How Can I Repair a Crack in a Composite Door?
Composite doors are tough. They keep intruders out and keep the warmth in, with a design to maintain these functions for over three decades.
Despite this, your composite door occasionally feels the heat, making it susceptible to the odd creaking noises and some cracking during its long lifespan.
Why do composite doors crack, and how should you fix a cracking problem? Let's take a closer look.
What Causes a Composite Door to Crack?
Before we go any further, let's clarify something: All types of doors can crack, so you shouldn't assume it's a problem exclusive to composite doors.
There are several reasons a door cracks, and unfortunately, there's not much anybody can do to avoid it. The best we can do is deal with the problem as it arises.
Doors crack for one or more of the following reasons:
Even a brand-new door isn't immune to cracking by accident. Composite doors are rugged and highly durable, but exterior cracks can occur if something hard makes contact with your door by accident.
Of course, using an abrasive and harsh cleaning agent can also cause small cracks in a composite door's Glass Reinforced Polyester (GRP) exterior coating. This tiny crack would likely widen as the composite materials expand and contract with temperature changes during warmer months, making the problem worse.
One positive point, however, is that GRP coatings on composite doors are in place to protect the materials within, so any surface cracks that appear indicate that the protective layer is fulfilling its purpose.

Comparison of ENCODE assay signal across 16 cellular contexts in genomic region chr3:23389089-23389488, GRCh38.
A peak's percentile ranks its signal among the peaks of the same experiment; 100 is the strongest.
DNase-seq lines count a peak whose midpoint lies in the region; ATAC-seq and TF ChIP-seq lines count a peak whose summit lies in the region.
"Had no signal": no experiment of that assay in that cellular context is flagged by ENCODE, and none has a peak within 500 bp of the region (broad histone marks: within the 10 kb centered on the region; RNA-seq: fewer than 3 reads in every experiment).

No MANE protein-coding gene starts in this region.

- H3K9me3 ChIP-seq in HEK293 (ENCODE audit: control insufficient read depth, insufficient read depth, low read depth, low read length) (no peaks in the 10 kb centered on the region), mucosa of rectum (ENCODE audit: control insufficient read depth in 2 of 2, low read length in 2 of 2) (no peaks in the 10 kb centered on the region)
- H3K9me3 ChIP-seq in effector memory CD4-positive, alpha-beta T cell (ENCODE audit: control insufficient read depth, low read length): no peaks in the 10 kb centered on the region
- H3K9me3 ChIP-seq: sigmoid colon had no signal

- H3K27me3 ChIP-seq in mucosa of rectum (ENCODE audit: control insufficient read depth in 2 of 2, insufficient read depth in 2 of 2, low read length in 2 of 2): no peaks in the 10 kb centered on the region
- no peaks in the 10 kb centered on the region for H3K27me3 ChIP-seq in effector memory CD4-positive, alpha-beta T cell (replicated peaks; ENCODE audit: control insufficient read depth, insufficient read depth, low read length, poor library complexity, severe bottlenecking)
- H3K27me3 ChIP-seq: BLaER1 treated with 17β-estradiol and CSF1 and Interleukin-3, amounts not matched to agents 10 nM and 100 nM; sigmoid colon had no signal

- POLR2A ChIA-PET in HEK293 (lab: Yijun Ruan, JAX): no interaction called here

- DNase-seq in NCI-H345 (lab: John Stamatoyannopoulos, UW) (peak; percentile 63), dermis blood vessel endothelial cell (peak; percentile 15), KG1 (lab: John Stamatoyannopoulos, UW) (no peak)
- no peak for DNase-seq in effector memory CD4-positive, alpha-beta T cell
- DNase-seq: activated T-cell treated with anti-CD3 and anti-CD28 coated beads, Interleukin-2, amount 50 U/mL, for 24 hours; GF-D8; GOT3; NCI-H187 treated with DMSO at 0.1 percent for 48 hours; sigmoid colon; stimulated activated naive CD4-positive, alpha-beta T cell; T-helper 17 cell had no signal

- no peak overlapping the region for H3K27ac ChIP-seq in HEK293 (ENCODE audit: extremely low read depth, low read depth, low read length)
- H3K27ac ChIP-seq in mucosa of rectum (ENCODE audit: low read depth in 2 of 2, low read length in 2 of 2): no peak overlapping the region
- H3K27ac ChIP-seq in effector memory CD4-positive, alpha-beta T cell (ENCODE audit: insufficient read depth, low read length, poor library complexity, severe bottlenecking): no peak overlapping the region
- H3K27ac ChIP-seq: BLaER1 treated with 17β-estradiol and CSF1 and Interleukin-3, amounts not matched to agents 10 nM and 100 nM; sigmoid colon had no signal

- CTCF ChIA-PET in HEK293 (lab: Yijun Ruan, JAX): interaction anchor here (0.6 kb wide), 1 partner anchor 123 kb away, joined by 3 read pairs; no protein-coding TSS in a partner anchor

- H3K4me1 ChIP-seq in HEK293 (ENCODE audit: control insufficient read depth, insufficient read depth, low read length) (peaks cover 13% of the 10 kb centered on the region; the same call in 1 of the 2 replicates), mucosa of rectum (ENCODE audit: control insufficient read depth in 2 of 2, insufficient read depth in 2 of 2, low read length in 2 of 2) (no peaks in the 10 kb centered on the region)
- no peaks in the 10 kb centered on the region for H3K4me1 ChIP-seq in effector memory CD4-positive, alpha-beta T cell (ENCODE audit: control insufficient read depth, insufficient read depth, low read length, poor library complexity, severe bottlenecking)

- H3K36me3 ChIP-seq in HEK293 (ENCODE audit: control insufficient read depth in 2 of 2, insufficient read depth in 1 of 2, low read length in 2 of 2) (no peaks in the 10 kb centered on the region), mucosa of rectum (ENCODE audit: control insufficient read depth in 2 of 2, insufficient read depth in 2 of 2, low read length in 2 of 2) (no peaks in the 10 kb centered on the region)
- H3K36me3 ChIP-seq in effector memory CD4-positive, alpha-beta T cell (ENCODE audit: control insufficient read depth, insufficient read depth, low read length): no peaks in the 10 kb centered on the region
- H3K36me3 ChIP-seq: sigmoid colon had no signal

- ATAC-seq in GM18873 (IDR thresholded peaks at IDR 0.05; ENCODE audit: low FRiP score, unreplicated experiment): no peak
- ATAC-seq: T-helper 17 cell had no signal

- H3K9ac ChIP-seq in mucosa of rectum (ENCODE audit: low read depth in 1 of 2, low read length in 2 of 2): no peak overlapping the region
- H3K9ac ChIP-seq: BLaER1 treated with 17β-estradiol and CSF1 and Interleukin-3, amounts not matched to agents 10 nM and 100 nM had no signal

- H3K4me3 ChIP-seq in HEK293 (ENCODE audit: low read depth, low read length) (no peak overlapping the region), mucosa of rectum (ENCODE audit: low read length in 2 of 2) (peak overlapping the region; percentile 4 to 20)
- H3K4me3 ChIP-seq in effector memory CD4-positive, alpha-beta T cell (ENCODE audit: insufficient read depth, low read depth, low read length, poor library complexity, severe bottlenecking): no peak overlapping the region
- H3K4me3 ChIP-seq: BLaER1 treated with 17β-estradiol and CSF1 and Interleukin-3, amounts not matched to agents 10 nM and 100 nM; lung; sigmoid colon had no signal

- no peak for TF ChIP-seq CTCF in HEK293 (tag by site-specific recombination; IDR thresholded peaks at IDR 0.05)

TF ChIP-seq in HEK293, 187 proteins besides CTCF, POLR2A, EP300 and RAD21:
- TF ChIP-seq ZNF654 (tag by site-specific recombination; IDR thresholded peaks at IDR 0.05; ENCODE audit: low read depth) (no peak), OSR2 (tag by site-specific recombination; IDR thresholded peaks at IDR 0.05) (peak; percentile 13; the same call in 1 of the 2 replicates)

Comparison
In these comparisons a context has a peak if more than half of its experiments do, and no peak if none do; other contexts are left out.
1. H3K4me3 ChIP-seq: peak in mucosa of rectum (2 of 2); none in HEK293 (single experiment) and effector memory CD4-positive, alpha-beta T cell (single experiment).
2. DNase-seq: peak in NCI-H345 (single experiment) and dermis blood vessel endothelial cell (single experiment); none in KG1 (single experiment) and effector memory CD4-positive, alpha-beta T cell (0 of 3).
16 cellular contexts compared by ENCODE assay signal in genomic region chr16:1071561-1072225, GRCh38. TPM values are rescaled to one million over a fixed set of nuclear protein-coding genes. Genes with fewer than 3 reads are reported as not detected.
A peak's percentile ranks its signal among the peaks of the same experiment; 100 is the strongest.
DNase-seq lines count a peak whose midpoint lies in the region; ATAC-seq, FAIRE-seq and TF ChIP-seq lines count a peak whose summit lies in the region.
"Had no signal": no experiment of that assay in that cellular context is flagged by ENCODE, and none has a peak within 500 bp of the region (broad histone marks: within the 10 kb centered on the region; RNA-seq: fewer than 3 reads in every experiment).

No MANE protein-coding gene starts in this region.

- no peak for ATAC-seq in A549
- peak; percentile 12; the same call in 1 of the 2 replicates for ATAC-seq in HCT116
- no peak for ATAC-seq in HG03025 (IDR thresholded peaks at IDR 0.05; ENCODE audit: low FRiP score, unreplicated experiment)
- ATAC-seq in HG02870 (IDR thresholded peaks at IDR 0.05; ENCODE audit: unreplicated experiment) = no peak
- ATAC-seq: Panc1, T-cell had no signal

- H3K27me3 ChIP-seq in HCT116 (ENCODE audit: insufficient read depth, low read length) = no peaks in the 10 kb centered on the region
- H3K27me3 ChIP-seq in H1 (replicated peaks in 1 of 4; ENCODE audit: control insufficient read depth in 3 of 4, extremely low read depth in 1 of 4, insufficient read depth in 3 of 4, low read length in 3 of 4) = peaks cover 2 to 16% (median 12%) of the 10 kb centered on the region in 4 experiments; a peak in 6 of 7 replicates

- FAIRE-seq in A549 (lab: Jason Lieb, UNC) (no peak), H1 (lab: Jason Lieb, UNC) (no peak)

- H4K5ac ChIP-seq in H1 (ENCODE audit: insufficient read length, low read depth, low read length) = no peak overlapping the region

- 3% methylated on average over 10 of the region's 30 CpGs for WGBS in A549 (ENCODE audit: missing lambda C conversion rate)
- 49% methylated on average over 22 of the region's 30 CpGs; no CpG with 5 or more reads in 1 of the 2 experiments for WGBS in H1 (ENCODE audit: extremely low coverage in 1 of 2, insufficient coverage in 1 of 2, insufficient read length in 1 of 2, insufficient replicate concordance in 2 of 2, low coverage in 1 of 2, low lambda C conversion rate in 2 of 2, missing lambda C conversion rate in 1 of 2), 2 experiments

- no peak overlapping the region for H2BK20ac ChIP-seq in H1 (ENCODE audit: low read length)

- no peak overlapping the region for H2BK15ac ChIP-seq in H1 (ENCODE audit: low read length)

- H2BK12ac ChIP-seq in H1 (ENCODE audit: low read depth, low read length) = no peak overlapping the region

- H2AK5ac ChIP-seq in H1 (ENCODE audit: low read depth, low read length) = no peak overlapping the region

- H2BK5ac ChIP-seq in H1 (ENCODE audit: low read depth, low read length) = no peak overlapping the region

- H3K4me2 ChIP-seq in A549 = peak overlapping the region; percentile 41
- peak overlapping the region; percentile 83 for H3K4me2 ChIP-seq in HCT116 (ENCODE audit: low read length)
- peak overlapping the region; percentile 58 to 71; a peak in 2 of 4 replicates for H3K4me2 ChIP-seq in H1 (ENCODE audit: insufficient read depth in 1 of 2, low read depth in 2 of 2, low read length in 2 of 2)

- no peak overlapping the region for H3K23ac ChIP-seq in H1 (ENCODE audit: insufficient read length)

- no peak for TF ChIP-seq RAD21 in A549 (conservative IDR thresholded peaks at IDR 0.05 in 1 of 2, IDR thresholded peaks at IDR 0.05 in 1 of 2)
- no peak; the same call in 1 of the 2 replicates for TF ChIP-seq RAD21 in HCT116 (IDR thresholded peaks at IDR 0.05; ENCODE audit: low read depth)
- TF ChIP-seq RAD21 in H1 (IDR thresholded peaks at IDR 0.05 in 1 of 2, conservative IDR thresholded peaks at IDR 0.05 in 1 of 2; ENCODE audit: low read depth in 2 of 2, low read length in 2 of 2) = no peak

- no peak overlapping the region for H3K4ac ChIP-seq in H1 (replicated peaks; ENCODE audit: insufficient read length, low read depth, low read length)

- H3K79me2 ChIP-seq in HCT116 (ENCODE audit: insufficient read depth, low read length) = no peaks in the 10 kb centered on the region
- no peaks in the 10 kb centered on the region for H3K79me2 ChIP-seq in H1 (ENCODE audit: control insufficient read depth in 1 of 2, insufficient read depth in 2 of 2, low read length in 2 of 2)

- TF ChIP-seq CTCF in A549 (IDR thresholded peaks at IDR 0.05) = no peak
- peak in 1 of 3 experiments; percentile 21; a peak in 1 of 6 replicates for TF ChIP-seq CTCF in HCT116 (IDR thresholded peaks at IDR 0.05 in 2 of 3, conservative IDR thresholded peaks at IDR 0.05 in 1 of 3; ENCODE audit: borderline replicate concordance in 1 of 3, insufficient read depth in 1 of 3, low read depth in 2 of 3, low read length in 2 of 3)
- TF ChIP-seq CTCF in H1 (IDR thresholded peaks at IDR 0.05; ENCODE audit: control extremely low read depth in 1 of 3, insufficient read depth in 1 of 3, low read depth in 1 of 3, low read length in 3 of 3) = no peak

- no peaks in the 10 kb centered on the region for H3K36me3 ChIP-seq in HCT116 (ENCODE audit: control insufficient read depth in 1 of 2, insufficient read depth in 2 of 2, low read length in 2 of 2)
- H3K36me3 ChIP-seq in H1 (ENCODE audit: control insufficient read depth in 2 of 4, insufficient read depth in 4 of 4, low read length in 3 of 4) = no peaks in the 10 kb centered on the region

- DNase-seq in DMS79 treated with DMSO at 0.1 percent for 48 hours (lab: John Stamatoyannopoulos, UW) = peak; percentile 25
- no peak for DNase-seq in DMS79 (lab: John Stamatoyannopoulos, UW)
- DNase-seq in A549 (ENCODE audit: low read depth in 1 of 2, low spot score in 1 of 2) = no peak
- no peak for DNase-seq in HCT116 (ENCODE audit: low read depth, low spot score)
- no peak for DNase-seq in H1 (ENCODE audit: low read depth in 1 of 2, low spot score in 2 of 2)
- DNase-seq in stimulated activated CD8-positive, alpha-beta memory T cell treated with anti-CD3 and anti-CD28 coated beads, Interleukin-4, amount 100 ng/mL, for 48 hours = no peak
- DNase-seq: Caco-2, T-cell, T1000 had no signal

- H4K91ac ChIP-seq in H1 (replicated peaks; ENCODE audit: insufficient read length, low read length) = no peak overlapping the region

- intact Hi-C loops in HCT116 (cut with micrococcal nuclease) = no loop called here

Why do people tend to blame everything on the weather? In this instance, there's a valid reason for doing so, as inconsistent weather conditions, especially substantial temperature fluctuations, can drastically affect exterior doors - especially if they're south-facing.
If you live in an area with a more unstable or unpredictable climate, your composite door will likely feel the effect of the weather conditions more than a home in a temperate weather zone.
The issues are that, as already mentioned, doors that face the elements expand and contract as temperatures change, and composite doors are no exception.
Hot weather will cause your door's composite material to expand, which will contract when the temperature drops again. During the summer months, you might find your composite door more challenging to close during the day, indicating its expansion in the heat. This constant expansion and contraction could be the cause of your door cracking.
You might get woken in the night by unnerving creaking noises from your front door area, which can be scary - until you realise what they are. Yes, they're the sound of your door contracting as the night temperature drops.
Your door frame
You might be ready to contact the professional installer who installed your door when you read that your door frame might cause your door's cracking problem, but hold on a moment before picking up the phone. You might be contacting your installer for a different reason.